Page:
Why you should see it: While it has some great aerial fight scenes, this battle epic is more board game than game changer. Read the review.
A Beautiful Day in the Neighbourhood (PG)
After a jaded magazine writer is assigned a profile of Fred Rogers, he overcomes his scepticism, learning about empathy, kindness, and decency from America's most beloved neighbour.
Why you should see it: Who would have thought a daggy kids show host could teach his audience so much about the human condition? Read the review.
A group of women take on Fox News head Roger Ailes and the toxic atmosphere he presided over at the network.
Why you should see it: One of Bombshell's strengths is the way it embraces complex allegiances - these are powerful women who aren't accustomed to thinking of themselves as "victims". Read the review.
Bad Boys for Life (MA 15+)
Marcus Burnett is now a police inspector and Mike Lowery is in a midlife crisis. They unite again when an Albanian mercenary, whose brother they killed, promises them an important bonus.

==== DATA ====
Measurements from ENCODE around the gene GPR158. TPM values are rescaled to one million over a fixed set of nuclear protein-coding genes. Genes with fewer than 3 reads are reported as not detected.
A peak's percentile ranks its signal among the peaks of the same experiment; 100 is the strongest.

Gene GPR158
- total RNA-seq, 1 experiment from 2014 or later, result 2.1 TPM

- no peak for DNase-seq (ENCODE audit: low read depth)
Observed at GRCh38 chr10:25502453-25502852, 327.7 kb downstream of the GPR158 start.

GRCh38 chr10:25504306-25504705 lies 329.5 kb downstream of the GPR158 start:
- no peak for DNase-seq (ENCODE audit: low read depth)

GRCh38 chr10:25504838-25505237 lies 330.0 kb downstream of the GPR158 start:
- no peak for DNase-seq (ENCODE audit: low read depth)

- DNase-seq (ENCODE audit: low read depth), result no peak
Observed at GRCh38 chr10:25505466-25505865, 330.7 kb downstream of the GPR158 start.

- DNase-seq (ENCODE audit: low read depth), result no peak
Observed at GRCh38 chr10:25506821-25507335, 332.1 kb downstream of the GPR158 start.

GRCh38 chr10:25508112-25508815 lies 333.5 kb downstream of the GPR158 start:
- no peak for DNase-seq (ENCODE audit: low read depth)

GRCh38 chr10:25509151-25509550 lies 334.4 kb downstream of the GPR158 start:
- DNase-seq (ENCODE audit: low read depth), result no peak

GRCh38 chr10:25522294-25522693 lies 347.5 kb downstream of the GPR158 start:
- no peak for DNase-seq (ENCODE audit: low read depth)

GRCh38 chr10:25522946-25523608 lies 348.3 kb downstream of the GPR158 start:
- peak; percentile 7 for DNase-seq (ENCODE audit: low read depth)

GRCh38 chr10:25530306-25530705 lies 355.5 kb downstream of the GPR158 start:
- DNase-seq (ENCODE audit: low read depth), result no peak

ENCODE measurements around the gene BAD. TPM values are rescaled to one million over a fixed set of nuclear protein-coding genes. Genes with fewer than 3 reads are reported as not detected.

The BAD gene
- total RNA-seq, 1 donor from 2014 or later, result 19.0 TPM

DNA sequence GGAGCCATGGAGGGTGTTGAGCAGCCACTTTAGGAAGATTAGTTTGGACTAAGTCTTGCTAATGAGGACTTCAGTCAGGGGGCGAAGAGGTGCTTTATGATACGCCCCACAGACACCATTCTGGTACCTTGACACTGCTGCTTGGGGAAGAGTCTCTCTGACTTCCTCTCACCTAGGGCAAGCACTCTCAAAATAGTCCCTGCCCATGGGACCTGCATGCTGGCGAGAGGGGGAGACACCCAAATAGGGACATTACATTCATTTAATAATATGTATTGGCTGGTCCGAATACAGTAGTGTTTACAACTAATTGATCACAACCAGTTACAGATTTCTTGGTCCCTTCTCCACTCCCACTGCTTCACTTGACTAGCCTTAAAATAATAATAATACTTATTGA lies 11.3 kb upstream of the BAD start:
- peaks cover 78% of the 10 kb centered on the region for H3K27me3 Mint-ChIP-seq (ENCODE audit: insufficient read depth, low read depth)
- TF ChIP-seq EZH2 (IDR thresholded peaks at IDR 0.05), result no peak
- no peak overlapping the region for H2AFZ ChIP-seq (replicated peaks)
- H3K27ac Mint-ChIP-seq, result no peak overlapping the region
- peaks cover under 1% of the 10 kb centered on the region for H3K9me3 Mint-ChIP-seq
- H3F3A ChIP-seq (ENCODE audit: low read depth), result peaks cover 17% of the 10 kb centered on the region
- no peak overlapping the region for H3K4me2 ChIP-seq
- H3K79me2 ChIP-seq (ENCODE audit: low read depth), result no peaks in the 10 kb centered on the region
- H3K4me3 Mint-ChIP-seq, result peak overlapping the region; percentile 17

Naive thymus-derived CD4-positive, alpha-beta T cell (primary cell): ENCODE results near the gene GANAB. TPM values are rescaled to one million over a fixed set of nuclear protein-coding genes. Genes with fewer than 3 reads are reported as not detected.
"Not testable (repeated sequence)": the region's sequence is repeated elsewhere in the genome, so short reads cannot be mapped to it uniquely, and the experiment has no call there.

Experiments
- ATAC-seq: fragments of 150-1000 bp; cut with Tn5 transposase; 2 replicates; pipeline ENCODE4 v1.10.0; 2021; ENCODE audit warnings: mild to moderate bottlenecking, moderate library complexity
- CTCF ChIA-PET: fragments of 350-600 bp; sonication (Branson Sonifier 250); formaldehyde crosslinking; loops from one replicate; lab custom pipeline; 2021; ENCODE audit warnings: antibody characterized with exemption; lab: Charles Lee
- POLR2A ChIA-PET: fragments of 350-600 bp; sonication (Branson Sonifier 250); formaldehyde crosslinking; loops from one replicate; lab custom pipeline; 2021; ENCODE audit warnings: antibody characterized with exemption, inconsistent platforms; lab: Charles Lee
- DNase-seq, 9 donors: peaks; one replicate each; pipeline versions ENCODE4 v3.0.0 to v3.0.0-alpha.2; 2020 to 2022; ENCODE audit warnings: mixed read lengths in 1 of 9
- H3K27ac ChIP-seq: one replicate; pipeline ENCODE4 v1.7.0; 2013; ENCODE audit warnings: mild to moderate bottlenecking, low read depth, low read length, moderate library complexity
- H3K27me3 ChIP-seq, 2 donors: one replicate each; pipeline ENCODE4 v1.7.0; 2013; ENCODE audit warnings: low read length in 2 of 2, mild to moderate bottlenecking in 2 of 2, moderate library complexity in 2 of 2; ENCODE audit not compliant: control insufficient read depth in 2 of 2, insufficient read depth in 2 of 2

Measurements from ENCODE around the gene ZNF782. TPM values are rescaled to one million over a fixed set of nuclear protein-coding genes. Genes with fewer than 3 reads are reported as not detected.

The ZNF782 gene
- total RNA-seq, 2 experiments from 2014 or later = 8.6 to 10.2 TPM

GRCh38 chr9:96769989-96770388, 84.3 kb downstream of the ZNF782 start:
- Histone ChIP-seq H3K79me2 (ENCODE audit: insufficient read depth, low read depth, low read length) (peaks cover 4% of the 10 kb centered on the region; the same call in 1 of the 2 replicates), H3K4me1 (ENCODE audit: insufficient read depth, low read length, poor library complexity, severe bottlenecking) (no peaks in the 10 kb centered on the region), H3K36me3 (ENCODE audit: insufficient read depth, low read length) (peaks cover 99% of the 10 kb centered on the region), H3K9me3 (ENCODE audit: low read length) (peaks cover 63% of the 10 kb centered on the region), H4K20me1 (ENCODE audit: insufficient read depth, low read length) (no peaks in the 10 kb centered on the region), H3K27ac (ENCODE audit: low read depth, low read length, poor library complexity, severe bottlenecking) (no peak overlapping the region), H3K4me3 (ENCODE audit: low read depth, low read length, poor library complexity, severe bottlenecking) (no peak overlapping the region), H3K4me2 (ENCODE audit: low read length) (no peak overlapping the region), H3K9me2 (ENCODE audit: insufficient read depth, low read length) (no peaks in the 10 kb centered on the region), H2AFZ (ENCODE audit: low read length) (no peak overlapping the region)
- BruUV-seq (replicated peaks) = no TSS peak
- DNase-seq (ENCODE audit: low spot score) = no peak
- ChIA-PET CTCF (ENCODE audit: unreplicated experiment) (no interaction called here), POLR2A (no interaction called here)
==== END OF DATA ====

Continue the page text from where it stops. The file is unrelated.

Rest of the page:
Why you should see it: Will Smith and Martin Lawrence are back for one more shoot-em-up adventure on the mean streets of Miami. Even after 17 years, there's still some life in this '90s partnership. Read the review.
After losing his wife, the eccentric Dr. John Dolittle hermits himself away behind the high walls of Dolittle Manor with only his menagerie of exotic animals for company. But when the young queen falls gravely ill, a reluctant Dolittle is forced to set sail on an epic adventure to a mythical island in search of a cure.
Why you should see it: This family adventure film is entertaining enough thanks to a great voice cast, but they're let down by a mess of a script and an underwhelming leading man. Read the interview with stars John Cena and Craig Robinson.
1917 (MA 15+)
Two young British soldiers, during the First World War, are given an impossible mission: deliver a message, deep in enemy territory, that will stop their own men, and Blake's own brother, from walking straight into a deadly trap.
Why you should see it: This deeply personal, highly subjective depiction of war is grounded by strong, naturalistic performances. Read the review.